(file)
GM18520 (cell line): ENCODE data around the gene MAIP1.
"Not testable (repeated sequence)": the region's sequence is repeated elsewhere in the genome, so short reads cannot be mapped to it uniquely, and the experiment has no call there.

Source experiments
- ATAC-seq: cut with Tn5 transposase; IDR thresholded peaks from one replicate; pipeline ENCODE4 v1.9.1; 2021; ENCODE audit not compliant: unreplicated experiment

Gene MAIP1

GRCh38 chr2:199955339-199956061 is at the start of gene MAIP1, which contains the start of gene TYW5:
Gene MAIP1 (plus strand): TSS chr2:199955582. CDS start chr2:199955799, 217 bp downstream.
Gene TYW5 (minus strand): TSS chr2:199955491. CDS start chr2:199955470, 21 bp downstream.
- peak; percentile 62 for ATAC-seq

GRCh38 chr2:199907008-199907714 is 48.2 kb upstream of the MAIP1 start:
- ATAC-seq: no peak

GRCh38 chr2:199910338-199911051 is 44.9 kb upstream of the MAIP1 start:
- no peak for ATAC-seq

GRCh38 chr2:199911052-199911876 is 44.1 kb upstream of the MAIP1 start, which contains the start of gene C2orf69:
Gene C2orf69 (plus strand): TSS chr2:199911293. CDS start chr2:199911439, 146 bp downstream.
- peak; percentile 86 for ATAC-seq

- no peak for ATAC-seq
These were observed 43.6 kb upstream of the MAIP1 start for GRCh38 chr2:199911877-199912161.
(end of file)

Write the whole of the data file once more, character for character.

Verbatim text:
GM18520 (cell line): ENCODE data around the gene MAIP1.
"Not testable (repeated sequence)": the region's sequence is repeated elsewhere in the genome, so short reads cannot be mapped to it uniquely, and the experiment has no call there.

Source experiments
- ATAC-seq: cut with Tn5 transposase; IDR thresholded peaks from one replicate; pipeline ENCODE4 v1.9.1; 2021; ENCODE audit not compliant: unreplicated experiment

Gene MAIP1

GRCh38 chr2:199955339-199956061 is at the start of gene MAIP1, which contains the start of gene TYW5:
Gene MAIP1 (plus strand): TSS chr2:199955582. CDS start chr2:199955799, 217 bp downstream.
Gene TYW5 (minus strand): TSS chr2:199955491. CDS start chr2:199955470, 21 bp downstream.
- peak; percentile 62 for ATAC-seq

GRCh38 chr2:199907008-199907714 is 48.2 kb upstream of the MAIP1 start:
- ATAC-seq: no peak

GRCh38 chr2:199910338-199911051 is 44.9 kb upstream of the MAIP1 start:
- no peak for ATAC-seq

GRCh38 chr2:199911052-199911876 is 44.1 kb upstream of the MAIP1 start, which contains the start of gene C2orf69:
Gene C2orf69 (plus strand): TSS chr2:199911293. CDS start chr2:199911439, 146 bp downstream.
- peak; percentile 86 for ATAC-seq

- no peak for ATAC-seq
These were observed 43.6 kb upstream of the MAIP1 start for GRCh38 chr2:199911877-199912161.